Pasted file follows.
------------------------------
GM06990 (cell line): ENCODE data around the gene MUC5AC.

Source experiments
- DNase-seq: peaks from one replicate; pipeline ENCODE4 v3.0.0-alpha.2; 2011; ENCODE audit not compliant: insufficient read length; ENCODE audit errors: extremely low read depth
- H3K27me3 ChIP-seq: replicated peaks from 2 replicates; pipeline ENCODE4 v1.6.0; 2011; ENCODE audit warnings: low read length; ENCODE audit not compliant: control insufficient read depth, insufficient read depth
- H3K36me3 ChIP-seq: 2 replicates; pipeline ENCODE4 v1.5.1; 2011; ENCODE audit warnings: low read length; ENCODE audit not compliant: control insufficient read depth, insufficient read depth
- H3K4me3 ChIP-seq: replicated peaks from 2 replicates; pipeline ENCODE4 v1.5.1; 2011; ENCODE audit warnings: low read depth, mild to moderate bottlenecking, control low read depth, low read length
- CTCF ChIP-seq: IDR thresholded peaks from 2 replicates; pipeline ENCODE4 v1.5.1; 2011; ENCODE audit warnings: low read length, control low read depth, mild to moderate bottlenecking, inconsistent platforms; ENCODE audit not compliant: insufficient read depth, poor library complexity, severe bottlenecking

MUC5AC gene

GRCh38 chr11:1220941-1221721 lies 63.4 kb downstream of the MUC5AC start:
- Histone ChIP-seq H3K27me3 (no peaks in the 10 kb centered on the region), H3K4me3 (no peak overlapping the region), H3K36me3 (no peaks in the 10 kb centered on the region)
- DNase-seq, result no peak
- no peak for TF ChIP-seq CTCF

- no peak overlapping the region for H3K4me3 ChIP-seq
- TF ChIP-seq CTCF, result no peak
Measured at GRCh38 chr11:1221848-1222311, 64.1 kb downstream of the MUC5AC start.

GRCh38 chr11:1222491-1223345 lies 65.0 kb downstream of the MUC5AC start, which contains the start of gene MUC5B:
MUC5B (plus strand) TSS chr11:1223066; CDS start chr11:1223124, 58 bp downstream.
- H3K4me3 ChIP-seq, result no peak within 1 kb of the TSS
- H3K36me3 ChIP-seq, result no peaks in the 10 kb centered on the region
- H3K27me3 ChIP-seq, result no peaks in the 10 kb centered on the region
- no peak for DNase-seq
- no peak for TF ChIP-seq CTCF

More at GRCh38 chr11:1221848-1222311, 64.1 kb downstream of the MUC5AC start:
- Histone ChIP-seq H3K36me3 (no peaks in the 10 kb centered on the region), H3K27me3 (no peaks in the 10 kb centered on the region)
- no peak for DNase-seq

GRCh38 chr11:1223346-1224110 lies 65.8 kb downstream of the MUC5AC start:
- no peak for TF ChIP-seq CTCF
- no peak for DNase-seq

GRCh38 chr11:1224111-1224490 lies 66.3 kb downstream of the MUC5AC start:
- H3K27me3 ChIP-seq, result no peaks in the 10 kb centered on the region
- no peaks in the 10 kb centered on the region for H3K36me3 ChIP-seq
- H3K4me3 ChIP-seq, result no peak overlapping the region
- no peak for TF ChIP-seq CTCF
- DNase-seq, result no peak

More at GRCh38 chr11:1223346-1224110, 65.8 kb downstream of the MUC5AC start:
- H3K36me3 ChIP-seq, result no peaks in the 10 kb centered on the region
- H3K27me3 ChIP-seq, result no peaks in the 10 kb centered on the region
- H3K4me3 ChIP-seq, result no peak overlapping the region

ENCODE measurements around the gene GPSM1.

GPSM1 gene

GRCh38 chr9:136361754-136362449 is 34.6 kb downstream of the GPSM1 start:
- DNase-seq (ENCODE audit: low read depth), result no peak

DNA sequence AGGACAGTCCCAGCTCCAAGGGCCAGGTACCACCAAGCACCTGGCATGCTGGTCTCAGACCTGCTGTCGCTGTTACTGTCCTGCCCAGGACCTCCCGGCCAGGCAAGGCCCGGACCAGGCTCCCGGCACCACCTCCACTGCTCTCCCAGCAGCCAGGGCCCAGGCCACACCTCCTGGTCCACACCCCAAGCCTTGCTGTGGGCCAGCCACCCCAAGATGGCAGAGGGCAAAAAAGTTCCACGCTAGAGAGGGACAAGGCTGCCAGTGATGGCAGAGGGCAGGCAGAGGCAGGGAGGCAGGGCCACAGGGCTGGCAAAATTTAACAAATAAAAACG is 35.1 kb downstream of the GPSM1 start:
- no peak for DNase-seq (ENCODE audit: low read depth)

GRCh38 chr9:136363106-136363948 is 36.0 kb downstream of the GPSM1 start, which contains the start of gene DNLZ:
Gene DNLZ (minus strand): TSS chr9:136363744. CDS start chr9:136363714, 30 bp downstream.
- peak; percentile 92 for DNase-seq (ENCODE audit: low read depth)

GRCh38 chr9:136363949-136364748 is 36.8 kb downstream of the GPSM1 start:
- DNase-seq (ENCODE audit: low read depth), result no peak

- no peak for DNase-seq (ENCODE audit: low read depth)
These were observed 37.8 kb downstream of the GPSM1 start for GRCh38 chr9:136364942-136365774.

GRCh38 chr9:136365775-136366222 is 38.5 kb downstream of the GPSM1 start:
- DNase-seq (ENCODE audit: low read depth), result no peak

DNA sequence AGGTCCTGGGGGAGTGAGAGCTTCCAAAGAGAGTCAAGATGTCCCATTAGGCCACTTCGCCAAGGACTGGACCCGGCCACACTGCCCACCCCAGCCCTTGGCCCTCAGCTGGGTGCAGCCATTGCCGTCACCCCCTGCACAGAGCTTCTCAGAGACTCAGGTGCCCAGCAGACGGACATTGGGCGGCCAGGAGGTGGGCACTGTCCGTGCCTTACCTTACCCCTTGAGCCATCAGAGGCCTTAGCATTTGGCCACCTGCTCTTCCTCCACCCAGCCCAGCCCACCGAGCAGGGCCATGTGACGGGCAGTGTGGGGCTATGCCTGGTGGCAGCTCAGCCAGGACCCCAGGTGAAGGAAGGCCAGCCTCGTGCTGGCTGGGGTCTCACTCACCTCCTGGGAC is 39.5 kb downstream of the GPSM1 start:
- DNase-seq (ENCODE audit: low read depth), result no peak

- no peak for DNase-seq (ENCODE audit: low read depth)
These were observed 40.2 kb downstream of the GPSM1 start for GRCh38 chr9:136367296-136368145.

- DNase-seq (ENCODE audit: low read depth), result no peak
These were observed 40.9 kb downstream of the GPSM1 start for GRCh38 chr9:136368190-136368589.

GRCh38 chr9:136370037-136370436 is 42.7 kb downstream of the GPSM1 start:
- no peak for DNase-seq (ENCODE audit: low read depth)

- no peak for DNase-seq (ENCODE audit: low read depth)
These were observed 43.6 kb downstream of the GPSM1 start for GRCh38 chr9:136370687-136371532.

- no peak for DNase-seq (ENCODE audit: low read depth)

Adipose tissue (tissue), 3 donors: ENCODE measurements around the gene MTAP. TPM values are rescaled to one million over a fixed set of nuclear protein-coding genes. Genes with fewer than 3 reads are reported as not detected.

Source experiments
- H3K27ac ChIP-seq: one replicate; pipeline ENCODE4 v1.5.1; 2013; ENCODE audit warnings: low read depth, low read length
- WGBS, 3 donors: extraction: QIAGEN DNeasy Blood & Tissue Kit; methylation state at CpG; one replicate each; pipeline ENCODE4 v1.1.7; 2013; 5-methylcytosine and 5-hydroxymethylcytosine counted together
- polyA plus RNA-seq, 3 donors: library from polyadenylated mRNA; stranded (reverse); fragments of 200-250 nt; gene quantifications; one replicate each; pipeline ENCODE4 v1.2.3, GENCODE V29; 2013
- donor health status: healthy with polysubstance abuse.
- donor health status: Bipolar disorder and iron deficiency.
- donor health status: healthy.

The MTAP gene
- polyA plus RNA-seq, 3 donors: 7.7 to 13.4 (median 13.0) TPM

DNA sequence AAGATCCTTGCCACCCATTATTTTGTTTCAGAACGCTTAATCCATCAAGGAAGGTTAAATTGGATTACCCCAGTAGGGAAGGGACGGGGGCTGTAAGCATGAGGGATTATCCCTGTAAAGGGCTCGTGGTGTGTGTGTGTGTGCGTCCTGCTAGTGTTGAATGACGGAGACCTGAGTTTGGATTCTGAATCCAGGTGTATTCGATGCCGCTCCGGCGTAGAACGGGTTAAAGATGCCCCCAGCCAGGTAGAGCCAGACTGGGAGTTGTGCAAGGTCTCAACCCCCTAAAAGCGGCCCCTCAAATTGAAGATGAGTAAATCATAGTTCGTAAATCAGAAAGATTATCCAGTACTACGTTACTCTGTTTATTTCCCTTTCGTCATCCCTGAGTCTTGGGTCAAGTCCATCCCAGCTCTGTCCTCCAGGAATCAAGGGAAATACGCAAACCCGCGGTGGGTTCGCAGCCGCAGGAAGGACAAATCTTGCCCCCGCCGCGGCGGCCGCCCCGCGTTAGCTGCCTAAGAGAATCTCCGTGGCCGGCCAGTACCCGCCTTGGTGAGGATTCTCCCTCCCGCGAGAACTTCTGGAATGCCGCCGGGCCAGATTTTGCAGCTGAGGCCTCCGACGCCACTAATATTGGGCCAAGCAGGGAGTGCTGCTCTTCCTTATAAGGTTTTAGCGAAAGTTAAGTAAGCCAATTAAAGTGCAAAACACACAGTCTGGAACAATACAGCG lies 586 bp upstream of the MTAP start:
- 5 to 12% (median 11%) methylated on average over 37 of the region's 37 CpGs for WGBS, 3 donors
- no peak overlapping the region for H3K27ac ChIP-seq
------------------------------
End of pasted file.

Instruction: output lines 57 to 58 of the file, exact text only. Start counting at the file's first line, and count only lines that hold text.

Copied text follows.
These were observed 40.2 kb downstream of the GPSM1 start for GRCh38 chr9:136367296-136368145.

- DNase-seq (ENCODE audit: low read depth), result no peak